Personal Progression and Achievement

The pinnacle of New Retail is reached when the combination of data, on- and offline fusion and immersive experience result in personalized offers that inspire individuals to realize life goals.

Nike’s House of Innovation, first debuted in Shanghai, suggests a hint of things to come. “Members” are digitally introduced breakthrough shoe technology as well as inspirational stories of athletes who embody the “just do it” spirit. Membership services include: a) personalized training, b) “first right” access to limited-edition series and “collabs” with other brands and c) participation in digital design workshops to customize shoes.

The House of Innovation is a beautiful example of retail experience that brings Nike’s brand’s purpose to life.

A Long Road to Rome

However, Nike has not yet translated genuine personalization into a sustainable business model. Nor have other “traditional” brands – that is, those not born as digital ecosystems. Why? The current commercial landscape does not encourage mold-breaking innovation. First, transactional efficiency trumps loyalty rooted in emotional equity. Second, businesses lack experience-design know-how. Third, the majority of local companies have been slow to structure themselves for New Retail.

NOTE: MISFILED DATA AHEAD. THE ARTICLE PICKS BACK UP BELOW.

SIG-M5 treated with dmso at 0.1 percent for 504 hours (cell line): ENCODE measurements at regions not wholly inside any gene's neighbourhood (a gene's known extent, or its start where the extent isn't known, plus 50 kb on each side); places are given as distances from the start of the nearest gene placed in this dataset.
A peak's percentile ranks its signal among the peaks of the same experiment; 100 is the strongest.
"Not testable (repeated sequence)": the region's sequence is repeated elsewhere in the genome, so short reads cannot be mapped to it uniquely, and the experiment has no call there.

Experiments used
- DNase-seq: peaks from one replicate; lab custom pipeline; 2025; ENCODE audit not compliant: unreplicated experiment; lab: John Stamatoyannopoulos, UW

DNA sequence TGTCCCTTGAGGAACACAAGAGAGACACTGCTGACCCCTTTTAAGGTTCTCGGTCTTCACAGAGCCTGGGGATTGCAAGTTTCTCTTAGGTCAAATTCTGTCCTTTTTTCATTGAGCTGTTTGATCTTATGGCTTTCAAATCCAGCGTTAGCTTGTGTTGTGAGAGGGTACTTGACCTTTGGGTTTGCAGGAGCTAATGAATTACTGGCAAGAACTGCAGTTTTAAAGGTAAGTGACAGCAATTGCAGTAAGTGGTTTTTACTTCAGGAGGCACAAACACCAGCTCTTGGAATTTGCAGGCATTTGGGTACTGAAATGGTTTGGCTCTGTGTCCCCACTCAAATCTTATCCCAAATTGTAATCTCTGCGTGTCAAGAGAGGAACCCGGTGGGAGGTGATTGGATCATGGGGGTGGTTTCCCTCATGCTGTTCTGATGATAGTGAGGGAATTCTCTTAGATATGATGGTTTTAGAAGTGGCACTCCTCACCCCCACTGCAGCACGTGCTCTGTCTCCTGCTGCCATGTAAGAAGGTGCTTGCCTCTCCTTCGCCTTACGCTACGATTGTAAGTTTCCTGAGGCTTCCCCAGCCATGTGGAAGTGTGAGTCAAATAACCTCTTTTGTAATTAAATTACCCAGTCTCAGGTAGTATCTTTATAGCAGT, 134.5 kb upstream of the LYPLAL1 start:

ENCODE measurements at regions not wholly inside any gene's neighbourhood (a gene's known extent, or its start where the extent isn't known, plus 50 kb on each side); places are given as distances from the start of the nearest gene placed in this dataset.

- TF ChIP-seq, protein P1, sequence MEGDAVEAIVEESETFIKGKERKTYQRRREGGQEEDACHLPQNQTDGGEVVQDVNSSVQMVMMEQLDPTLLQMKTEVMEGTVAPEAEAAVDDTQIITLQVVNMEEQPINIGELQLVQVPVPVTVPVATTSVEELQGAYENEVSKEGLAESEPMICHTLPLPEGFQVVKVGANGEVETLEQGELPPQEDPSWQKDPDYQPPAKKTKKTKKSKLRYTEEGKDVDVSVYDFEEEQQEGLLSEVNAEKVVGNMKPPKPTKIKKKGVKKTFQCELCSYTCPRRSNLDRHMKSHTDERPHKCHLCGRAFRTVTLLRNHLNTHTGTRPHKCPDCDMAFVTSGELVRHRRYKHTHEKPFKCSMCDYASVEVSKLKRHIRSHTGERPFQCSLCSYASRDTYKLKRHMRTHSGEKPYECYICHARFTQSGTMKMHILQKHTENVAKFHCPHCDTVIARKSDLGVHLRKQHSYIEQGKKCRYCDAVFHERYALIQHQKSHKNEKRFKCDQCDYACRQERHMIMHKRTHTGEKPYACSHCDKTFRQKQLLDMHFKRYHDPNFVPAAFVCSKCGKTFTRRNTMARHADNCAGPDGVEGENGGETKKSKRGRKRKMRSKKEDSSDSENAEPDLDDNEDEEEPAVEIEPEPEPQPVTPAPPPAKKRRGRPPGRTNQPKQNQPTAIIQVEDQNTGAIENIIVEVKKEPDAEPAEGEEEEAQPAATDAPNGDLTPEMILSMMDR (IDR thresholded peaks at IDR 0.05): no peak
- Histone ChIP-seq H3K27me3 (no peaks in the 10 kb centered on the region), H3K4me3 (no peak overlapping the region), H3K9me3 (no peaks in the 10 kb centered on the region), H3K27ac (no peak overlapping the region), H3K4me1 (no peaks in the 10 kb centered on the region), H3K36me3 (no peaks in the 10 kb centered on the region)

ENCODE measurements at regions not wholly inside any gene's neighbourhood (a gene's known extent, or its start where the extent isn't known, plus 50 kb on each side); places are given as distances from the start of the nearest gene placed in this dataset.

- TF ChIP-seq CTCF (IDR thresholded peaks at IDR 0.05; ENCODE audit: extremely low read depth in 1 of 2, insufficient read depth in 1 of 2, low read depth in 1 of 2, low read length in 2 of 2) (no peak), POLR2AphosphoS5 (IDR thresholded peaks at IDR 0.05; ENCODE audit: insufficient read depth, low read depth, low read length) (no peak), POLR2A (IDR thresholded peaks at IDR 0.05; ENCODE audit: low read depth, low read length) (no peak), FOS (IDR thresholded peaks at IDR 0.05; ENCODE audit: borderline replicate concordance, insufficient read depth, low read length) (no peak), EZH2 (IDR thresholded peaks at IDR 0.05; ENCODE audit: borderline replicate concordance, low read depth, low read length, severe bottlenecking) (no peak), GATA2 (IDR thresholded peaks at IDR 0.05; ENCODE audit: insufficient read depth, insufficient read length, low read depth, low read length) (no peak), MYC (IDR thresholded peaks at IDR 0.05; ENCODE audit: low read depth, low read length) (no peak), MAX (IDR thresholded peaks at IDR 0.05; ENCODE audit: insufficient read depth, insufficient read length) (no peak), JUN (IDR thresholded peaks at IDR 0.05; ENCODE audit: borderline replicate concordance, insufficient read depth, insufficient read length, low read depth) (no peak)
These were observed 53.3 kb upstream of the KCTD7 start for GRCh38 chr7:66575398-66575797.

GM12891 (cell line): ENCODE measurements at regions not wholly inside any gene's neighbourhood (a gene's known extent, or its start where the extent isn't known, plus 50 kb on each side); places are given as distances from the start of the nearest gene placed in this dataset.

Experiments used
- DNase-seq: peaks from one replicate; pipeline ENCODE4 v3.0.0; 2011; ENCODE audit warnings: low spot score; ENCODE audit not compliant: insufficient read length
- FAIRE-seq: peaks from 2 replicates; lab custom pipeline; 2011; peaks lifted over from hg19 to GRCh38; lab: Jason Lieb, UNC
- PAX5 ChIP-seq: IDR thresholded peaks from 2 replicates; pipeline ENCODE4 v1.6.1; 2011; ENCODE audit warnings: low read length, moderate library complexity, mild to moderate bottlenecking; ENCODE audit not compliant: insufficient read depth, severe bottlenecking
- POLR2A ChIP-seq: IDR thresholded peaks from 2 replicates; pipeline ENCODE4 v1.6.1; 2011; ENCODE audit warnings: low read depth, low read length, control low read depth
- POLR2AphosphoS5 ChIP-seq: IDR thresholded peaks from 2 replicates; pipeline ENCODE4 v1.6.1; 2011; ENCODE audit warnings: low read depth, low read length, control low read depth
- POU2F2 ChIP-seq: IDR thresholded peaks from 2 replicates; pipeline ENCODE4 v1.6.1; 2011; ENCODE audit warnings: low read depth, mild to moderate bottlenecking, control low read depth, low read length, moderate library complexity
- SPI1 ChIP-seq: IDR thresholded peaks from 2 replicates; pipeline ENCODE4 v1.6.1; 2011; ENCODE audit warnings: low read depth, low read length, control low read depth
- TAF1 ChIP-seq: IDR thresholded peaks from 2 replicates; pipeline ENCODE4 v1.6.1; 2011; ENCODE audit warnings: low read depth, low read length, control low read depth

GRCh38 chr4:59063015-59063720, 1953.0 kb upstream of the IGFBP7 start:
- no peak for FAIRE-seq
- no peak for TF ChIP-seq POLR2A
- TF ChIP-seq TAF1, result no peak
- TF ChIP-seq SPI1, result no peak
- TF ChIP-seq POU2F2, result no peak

In conclusion, China’s New Retail scene is perhaps the most advanced in the world. Relative to Western markets, consumers and businesses both benefit from functional efficiency. Consumers also enjoy expanded horizons and liberated lifestyles. However, immersive personalization, the El Dorado of New Retail, remains elusive due to structural and cultural barriers that will be slow to fall.

We use cookies to enable website functionality, understand the performance of our site, provide social media features, and serve more relevant content to you. We may also place cookies to help us deliver more targeted ads and assess the performance of these campaigns. You may review our Privacy Policy here.